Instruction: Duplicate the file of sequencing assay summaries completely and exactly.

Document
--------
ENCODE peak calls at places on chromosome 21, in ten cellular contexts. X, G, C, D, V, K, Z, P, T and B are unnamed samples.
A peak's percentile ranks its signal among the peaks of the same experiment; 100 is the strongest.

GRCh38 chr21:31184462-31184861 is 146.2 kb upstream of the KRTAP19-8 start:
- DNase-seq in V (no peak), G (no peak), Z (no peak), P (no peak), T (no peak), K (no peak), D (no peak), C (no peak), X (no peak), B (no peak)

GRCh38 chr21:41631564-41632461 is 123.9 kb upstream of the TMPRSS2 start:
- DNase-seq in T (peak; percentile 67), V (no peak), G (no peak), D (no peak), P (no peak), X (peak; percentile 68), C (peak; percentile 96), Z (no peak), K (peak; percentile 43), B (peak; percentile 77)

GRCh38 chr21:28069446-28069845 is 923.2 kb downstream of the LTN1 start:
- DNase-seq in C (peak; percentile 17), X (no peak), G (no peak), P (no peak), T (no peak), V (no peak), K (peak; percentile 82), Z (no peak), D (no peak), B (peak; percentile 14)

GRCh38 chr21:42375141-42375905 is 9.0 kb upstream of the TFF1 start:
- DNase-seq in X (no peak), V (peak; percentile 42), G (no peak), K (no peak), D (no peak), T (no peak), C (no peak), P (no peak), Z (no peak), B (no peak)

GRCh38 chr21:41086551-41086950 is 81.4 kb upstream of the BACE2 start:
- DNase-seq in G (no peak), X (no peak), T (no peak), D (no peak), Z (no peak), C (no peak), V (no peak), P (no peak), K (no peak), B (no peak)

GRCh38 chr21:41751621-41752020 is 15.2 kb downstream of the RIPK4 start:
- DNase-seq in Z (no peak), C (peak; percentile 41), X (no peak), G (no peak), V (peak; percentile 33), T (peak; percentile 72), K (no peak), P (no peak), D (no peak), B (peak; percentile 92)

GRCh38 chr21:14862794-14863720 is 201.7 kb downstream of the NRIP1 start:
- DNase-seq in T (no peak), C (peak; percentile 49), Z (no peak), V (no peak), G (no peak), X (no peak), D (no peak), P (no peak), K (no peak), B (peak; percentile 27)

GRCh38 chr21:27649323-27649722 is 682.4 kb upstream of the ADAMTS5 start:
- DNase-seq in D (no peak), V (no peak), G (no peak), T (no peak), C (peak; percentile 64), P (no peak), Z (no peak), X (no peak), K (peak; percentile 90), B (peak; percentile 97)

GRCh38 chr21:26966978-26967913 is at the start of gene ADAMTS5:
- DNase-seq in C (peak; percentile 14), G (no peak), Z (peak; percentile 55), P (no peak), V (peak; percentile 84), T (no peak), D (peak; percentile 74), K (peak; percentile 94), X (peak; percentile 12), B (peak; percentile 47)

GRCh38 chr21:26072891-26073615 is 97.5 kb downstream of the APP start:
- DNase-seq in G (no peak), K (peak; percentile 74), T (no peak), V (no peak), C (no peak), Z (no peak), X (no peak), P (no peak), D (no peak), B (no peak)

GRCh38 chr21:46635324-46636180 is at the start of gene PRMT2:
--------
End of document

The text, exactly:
ENCODE peak calls at places on chromosome 21, in ten cellular contexts. X, G, C, D, V, K, Z, P, T and B are unnamed samples.
A peak's percentile ranks its signal among the peaks of the same experiment; 100 is the strongest.

GRCh38 chr21:31184462-31184861 is 146.2 kb upstream of the KRTAP19-8 start:
- DNase-seq in V (no peak), G (no peak), Z (no peak), P (no peak), T (no peak), K (no peak), D (no peak), C (no peak), X (no peak), B (no peak)

GRCh38 chr21:41631564-41632461 is 123.9 kb upstream of the TMPRSS2 start:
- DNase-seq in T (peak; percentile 67), V (no peak), G (no peak), D (no peak), P (no peak), X (peak; percentile 68), C (peak; percentile 96), Z (no peak), K (peak; percentile 43), B (peak; percentile 77)

GRCh38 chr21:28069446-28069845 is 923.2 kb downstream of the LTN1 start:
- DNase-seq in C (peak; percentile 17), X (no peak), G (no peak), P (no peak), T (no peak), V (no peak), K (peak; percentile 82), Z (no peak), D (no peak), B (peak; percentile 14)

GRCh38 chr21:42375141-42375905 is 9.0 kb upstream of the TFF1 start:
- DNase-seq in X (no peak), V (peak; percentile 42), G (no peak), K (no peak), D (no peak), T (no peak), C (no peak), P (no peak), Z (no peak), B (no peak)

GRCh38 chr21:41086551-41086950 is 81.4 kb upstream of the BACE2 start:
- DNase-seq in G (no peak), X (no peak), T (no peak), D (no peak), Z (no peak), C (no peak), V (no peak), P (no peak), K (no peak), B (no peak)

GRCh38 chr21:41751621-41752020 is 15.2 kb downstream of the RIPK4 start:
- DNase-seq in Z (no peak), C (peak; percentile 41), X (no peak), G (no peak), V (peak; percentile 33), T (peak; percentile 72), K (no peak), P (no peak), D (no peak), B (peak; percentile 92)

GRCh38 chr21:14862794-14863720 is 201.7 kb downstream of the NRIP1 start:
- DNase-seq in T (no peak), C (peak; percentile 49), Z (no peak), V (no peak), G (no peak), X (no peak), D (no peak), P (no peak), K (no peak), B (peak; percentile 27)

GRCh38 chr21:27649323-27649722 is 682.4 kb upstream of the ADAMTS5 start:
- DNase-seq in D (no peak), V (no peak), G (no peak), T (no peak), C (peak; percentile 64), P (no peak), Z (no peak), X (no peak), K (peak; percentile 90), B (peak; percentile 97)

GRCh38 chr21:26966978-26967913 is at the start of gene ADAMTS5:
- DNase-seq in C (peak; percentile 14), G (no peak), Z (peak; percentile 55), P (no peak), V (peak; percentile 84), T (no peak), D (peak; percentile 74), K (peak; percentile 94), X (peak; percentile 12), B (peak; percentile 47)

GRCh38 chr21:26072891-26073615 is 97.5 kb downstream of the APP start:
- DNase-seq in G (no peak), K (peak; percentile 74), T (no peak), V (no peak), C (no peak), Z (no peak), X (no peak), P (no peak), D (no peak), B (no peak)

GRCh38 chr21:46635324-46636180 is at the start of gene PRMT2: